Poker, like a house, needs a base. You can only build on a solid foundation. Then you can add flourishes and decorative elements. Adding embellishments requires that the foundation be poured, the building be framed, and all other elements be in place. That’s the goal here: to give you a basic understanding of what you need before you start playing.
Planning And Discipline
Some poker players, a select few, truly have a Picasso-like talent for the game that is difficult to explain and must be seen to be believed. Even without genius — and most winning players are not poker geniuses — poker is an extremely learnable skill. Talent helps, but not a lot. Not everyone can play piano, paint, or basketball like Van Cliburn or Michael Jordan. To become a winning player, you need discipline and a game plan.
Making a plan: If you want to play winning poker, you need a strategy. While the school of hard knocks may have sufficed 20 or 30 years ago, today’s better poker players have a solid foundation in poker theory. You can learn the game from books, magazines, and the internet.
Discipline: No amount of strategic knowledge can guarantee a poker player’s success. Personal traits are vital. Success necessitates more than just strategic knowledge. Disciplined players, for example, rarely win consistently, regardless of their strategy. All the knowledge in the world won’t help if one lacks the discipline to discard bad starting hands.
Without discipline, knowledge is merely potential. Discipline is the key to not losing your shirt — or shorts.
You can win at poker if you learn to play like a professional musician or a commercial artist. Poker players like Doyle Brunson, Phil Hellmuth, Johnny Chan, and Tom McEvoy aren’t world champions. A good journeyman poker player can supplement their income or even earn their entire living from the game. If you become the best poker player you can be, you should be a lifelong winner.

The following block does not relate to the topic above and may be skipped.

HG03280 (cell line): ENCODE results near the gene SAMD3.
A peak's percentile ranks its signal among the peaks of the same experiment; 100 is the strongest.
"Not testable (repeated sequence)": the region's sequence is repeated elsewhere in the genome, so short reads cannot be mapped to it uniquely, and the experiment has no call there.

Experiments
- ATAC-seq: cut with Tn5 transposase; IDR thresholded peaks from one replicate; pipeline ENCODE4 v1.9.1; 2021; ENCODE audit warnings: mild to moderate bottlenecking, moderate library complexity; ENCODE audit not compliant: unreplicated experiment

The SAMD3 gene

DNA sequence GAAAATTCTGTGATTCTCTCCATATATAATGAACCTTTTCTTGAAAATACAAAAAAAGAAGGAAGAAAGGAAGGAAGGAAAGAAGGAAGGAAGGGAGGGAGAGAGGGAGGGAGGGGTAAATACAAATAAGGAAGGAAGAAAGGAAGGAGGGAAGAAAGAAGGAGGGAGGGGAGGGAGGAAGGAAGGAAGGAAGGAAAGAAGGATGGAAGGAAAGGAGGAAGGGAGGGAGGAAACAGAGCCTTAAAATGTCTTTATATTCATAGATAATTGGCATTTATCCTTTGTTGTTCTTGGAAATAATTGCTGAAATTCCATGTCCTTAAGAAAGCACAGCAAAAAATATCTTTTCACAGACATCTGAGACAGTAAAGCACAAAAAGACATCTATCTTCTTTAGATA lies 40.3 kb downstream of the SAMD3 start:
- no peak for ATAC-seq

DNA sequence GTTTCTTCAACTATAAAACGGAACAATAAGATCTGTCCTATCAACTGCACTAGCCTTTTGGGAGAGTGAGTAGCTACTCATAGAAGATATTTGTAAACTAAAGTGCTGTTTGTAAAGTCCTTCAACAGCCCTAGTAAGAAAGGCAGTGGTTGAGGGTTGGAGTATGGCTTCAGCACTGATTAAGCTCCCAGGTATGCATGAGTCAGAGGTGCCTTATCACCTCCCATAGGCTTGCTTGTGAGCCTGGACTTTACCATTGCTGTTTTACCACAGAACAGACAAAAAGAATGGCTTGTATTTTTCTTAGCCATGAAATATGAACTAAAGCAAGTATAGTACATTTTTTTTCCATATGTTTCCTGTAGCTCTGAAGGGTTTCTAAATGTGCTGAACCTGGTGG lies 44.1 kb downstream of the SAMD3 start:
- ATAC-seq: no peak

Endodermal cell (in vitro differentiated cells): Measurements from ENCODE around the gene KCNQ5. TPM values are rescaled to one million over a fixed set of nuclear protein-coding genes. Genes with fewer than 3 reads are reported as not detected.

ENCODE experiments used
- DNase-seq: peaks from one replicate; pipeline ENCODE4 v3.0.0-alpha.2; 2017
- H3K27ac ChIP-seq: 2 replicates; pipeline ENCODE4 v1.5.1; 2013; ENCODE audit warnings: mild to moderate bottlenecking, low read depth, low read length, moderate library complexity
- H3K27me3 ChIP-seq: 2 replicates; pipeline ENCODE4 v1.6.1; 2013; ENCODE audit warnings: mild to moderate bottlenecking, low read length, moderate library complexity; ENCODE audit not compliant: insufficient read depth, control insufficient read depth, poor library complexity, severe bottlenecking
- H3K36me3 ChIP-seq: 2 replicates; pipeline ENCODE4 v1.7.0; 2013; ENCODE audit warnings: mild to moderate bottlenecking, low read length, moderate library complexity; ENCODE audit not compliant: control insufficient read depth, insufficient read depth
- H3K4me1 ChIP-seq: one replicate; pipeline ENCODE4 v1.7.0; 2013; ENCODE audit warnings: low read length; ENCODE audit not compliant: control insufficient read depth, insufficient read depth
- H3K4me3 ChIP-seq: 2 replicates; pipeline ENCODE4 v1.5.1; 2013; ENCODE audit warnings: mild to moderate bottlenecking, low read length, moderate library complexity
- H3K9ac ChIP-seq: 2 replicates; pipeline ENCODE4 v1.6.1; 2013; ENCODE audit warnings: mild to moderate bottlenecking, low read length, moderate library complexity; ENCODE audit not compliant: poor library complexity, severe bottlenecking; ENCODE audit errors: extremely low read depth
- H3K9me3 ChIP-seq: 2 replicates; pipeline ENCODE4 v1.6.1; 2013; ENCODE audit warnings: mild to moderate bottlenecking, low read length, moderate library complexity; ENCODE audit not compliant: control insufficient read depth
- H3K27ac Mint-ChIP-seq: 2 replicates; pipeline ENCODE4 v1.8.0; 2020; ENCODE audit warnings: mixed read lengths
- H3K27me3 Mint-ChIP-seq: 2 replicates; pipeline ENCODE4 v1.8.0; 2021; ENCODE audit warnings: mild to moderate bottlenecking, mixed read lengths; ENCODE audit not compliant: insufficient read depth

The Game’s Goal
The goal of poker is to win money by taking the pot, which contains various players’ bets. A player places a bet hoping to have the best hand or to appear to have a strong hand, thus convincing his opponents to fold (give up). Knowing when to release a hand that appears to be beaten is as important as knowing when to bet. In most poker games, the best hand is five cards high.
Depending on the game, there can be two to ten players. Eight players for a seven-card game like Stud or Razz, and nine or ten for Texas Hold’em. Most poker games use a standard 52-card deck. A “bug” is sometimes added to the deck for Draw poker and Lowball. But in Draw poker, it can be used as an extra ace to complete a straight or flush. In Lowball, the joker is the lowest non-pair card. For example, 7-6-2-A-Joker is the same as 7-6-3-2-A.